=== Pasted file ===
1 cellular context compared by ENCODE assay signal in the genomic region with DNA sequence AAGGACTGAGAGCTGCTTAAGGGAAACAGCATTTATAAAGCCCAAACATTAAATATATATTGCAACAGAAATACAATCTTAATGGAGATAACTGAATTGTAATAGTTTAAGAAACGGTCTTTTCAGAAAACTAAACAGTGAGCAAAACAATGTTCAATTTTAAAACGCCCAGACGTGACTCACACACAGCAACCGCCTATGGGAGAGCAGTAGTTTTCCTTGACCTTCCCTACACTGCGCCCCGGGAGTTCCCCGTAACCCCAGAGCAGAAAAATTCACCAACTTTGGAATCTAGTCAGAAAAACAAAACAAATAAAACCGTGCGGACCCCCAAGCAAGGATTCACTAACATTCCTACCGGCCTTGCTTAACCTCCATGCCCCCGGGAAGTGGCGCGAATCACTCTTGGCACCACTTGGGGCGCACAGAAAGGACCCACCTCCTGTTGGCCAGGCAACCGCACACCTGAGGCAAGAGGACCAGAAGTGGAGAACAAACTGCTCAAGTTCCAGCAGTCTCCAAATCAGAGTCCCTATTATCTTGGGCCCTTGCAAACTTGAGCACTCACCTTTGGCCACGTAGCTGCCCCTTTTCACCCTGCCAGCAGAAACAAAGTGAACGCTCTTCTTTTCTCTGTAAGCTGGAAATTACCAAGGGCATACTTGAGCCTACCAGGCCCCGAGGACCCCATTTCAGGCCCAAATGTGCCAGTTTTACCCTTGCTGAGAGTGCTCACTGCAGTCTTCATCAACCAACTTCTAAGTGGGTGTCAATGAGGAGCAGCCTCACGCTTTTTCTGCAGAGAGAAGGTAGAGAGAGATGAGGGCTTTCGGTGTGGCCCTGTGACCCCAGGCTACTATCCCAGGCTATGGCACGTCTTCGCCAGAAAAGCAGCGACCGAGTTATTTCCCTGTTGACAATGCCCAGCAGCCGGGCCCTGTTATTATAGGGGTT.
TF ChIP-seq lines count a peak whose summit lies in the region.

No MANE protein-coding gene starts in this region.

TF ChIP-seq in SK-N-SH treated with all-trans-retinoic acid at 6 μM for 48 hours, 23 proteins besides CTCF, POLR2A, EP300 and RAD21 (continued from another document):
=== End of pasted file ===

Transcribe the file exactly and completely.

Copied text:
1 cellular context compared by ENCODE assay signal in the genomic region with DNA sequence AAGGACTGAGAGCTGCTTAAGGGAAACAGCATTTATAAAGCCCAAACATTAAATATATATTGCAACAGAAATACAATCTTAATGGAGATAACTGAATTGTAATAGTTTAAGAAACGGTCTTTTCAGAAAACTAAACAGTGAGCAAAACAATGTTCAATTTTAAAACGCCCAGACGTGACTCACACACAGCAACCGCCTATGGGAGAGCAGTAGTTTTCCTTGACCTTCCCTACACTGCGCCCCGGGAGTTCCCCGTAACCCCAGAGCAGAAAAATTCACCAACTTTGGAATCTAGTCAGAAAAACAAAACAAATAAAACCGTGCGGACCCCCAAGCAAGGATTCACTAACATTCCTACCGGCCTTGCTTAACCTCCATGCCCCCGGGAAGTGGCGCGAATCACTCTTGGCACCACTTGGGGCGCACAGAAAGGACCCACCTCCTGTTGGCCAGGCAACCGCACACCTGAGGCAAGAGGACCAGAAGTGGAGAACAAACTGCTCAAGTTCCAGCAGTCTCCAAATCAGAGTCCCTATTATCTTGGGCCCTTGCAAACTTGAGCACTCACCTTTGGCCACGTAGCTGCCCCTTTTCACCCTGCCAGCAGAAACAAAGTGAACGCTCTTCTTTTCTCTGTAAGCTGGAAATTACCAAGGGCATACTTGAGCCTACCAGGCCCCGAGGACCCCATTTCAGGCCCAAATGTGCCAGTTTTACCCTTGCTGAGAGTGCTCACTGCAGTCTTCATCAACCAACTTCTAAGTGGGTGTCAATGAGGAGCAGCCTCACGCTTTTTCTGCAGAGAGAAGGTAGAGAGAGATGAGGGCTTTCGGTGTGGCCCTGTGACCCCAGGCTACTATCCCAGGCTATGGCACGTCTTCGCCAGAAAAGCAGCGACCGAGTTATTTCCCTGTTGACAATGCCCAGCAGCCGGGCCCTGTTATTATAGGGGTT.
TF ChIP-seq lines count a peak whose summit lies in the region.

No MANE protein-coding gene starts in this region.

TF ChIP-seq in SK-N-SH treated with all-trans-retinoic acid at 6 μM for 48 hours, 23 proteins besides CTCF, POLR2A, EP300 and RAD21 (continued from another document):